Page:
The oldest shrine in Singapore – Sri Mariamman Temple is one of the most prominent places of worship for Tamil Hindus in the country. It was built to honour Goddess Mariamman – the deity of disease and protection. Originally erected by Naraina Pillai – an Indian trader from Penang – in 1827, the temple was modified to its present structure in 1862, although it has undergone several renovations since. Apart from being a place of worship, the temple has also acted as an asylum for new immigrants that belong to South Indian Tamil Hindu community.
During the colonial era, the temple was a centre of Hindu communal activities and served as the registry of Hindu marriages, as then being the only authorized temple in the country to formalize Hindu unions. It was declared a National Monument in 1973. Managed by the Hindu Endowments Board, the temple has now come a long way and hosts a variety of cultural, educational and social activities, aside from its religious services. In fact, Sri Mariamman Temple now stands as a proud representation of rich Hindu culture in Singapore.
Sri Mariamman Temple Highlights
Sri Mariamman Temple is a fine illustration of Dravidian-style architecture. It especially stands out for its gopuram (monumental tower) that is seen at the entrance. Flanked by the images of Lord Muruga and Lord Krishna on both sides, the gopuram consists of six tiers ornamented with the colourful sculptures of Hindu deities that are brilliantly detailed using plaster work.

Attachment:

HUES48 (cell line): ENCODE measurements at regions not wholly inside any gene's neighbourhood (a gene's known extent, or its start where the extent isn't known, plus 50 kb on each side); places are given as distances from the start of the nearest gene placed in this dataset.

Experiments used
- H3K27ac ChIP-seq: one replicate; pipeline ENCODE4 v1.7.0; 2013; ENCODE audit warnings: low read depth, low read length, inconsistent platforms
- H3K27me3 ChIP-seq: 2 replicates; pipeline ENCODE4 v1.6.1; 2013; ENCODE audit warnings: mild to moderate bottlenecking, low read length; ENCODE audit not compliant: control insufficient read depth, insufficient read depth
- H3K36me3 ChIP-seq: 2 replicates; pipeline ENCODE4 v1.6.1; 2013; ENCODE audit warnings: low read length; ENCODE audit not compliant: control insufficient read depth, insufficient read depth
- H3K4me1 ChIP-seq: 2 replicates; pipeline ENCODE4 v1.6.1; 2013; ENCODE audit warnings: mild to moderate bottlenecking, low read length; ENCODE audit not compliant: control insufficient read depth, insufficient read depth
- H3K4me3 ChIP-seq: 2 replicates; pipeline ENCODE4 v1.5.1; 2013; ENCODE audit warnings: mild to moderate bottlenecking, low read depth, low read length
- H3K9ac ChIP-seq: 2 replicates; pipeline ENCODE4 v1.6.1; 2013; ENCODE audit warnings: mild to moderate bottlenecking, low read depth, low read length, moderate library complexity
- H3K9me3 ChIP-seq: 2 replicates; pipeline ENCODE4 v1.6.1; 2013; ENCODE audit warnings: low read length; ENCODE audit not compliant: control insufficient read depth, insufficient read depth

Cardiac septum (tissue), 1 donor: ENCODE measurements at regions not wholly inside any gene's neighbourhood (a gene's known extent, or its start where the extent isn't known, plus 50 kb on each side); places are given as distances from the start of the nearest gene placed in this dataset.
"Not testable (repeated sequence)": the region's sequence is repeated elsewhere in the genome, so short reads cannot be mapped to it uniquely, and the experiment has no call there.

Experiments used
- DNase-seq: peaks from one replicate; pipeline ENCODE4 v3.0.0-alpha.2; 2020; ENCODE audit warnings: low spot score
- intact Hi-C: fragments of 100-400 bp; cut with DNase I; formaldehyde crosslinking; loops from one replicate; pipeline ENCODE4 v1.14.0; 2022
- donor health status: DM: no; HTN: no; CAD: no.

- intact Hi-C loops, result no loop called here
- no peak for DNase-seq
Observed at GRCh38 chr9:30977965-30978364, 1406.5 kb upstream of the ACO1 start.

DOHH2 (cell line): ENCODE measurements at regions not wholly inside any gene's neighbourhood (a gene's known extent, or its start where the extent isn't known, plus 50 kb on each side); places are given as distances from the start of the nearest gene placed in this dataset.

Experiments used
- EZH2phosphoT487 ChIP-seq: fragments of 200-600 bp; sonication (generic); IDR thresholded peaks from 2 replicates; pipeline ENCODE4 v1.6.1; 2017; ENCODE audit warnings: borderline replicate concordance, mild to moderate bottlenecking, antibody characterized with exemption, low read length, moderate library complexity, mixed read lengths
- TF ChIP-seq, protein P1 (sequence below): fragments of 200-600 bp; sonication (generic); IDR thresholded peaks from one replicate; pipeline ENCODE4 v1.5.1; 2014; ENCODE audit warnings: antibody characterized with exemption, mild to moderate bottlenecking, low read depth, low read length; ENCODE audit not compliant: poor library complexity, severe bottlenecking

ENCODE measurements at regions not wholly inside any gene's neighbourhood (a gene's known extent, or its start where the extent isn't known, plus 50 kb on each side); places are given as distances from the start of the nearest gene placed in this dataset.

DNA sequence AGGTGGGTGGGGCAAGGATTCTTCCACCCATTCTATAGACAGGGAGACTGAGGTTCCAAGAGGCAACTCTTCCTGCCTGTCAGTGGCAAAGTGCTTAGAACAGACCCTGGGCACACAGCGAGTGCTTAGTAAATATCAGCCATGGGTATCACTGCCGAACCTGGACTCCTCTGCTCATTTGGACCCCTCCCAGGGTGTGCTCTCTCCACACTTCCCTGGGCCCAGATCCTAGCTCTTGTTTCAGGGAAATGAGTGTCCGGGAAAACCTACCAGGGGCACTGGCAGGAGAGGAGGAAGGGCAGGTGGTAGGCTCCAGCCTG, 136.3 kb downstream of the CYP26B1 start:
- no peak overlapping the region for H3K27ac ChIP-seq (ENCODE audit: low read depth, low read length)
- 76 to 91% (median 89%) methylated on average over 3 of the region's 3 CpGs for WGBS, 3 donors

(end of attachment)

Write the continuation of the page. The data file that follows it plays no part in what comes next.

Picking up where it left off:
At the base of the gopuram is a doorway consisting of a pair of timber gates embellished with small golden bells. Devotees are required to ring the bell as they enter the temple. From the doorway, a covered hall leads to the main prayer hall that enshrines the deity of Mariamman, along with the images of Lord Rama and Lord Muruga.
There are also opulent columns as well as ceiling graced with vivid paintings. A series of agnostic shrines devoted to deities such as Ganesh, Mathurai Veeran, Durga and Draupadi bounds the main prayer hall. Of these, perhaps the most noteworthy is the shrine of Draupadi together with the Pandavas and Lord Krishna. Each shrine is housed within a structure traditionally referred to as Vimana, which in turn resembles a pavilion. A flagpole, where flags are raised to mark the commencement of prime festivals as well as rituals, can also be seen in the temple precincts.